A top American Airlines executive confirmed this week that the airline plans to get its mothballed Boeing 737 MAX fleet back into the air starting March 5, but on a phased-in schedule to help restore public confidence in the troubled jet.
Speaking at the Wings Club in New York, American President Robert Isom said that the prolonged grounding had seriously impacted its business in 2019.
“We built an airline that should be 40 aircraft larger at this time,” he said.
The airline had 24 MAX jets in its fleet as of last March, when the plane was grounded by governments around the world following the second of two fatal crashes. Isom noted that the airline had been scheduled to take delivery another 16 MAX aircraft by the end of this year.
“Each one of those plane should be doing four or five flights a day,” he said, adding that the new aircraft were replacements for aging MD-80 planes, also known as the “Super 80”, which had to be retired on schedule. “The damages are real; the revenues didn’t come in and costs have accumulated.”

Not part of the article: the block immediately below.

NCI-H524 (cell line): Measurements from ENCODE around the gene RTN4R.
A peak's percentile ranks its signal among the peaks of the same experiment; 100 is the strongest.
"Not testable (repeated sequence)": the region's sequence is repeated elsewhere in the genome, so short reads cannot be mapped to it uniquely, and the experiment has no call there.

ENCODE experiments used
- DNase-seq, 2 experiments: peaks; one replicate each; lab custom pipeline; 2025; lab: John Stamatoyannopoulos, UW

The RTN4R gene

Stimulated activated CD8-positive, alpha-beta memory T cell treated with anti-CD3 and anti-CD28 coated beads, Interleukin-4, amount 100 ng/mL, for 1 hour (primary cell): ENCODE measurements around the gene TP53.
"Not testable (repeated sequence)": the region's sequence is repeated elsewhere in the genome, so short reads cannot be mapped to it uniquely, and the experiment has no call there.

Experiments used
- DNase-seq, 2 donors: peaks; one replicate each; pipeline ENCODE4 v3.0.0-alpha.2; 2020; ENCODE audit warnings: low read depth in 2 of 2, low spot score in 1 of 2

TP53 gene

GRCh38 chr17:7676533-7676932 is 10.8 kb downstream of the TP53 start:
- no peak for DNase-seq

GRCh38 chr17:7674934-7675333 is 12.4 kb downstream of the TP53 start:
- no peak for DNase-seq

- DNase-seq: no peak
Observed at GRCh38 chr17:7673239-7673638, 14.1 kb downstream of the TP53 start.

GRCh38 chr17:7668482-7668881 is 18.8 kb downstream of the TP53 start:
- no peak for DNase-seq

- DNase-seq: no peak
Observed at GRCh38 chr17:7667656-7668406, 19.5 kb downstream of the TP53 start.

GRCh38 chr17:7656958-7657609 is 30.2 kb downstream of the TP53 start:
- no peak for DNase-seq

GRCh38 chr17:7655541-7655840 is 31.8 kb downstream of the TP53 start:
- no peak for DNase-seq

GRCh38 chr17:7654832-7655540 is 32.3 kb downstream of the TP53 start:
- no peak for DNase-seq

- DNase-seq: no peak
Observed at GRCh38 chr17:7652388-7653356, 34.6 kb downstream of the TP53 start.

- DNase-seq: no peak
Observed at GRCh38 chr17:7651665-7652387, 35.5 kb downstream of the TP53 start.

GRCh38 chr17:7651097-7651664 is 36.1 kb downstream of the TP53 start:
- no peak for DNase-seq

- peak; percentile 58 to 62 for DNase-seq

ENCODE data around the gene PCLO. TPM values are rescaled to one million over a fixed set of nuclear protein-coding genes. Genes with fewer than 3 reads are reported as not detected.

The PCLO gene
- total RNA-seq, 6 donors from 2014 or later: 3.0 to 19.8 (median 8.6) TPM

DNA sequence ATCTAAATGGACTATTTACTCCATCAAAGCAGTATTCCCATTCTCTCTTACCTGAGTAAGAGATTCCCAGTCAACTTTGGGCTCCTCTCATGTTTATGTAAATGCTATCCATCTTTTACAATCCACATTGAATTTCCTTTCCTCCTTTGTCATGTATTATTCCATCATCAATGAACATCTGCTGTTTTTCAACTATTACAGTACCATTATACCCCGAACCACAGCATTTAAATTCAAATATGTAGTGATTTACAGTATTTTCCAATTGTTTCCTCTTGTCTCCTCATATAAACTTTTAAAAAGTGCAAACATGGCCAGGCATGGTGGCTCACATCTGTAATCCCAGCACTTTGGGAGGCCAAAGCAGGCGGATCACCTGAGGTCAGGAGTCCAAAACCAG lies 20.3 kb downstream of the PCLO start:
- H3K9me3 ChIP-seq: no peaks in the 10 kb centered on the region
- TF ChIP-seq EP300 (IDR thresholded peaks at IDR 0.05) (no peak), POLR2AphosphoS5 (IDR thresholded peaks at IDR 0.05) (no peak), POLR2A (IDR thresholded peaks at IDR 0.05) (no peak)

But Isom emphasized that the plane wouldn’t be returned to service until the aviation industry is fully confident that they’re safe. He mentioned he’s met with the new chief of the Federal Aviation Administration, former Delta executive Stephen Dickson, “and he’s made it clear that safety has no time limit.” The FAA is widely expected to recertify the MAX sometime in the next month to six weeks.
Isom said that in the weeks leading up to the restoration of scheduled service, American will fly the jets in non-revenue service, carrying employees and other interested parties. Before that, the planes will need maintenance and software upgrades, which were ordered after crashes in Indonesia and Ethiopia. Pilots will also need to be trained on new protocols.
American will add MAX flights slowly, with five planes the first week, and four per week thereafter. Other airlines are also taking a cautious approach: Southwest, which has 34 MAX jets, the most of any airline, has already said it will take one to two months to get the jets flying again once the FAA gives the green light.
Meanwhile, Isom painted a bullish picture for 2020, projecting that capacity will be up by 5%, with much of the growth coming at its hubs in Dallas-Fort Worth and Charlotte. In all, the airline has invested more than $30 billion in 500 new aircraft.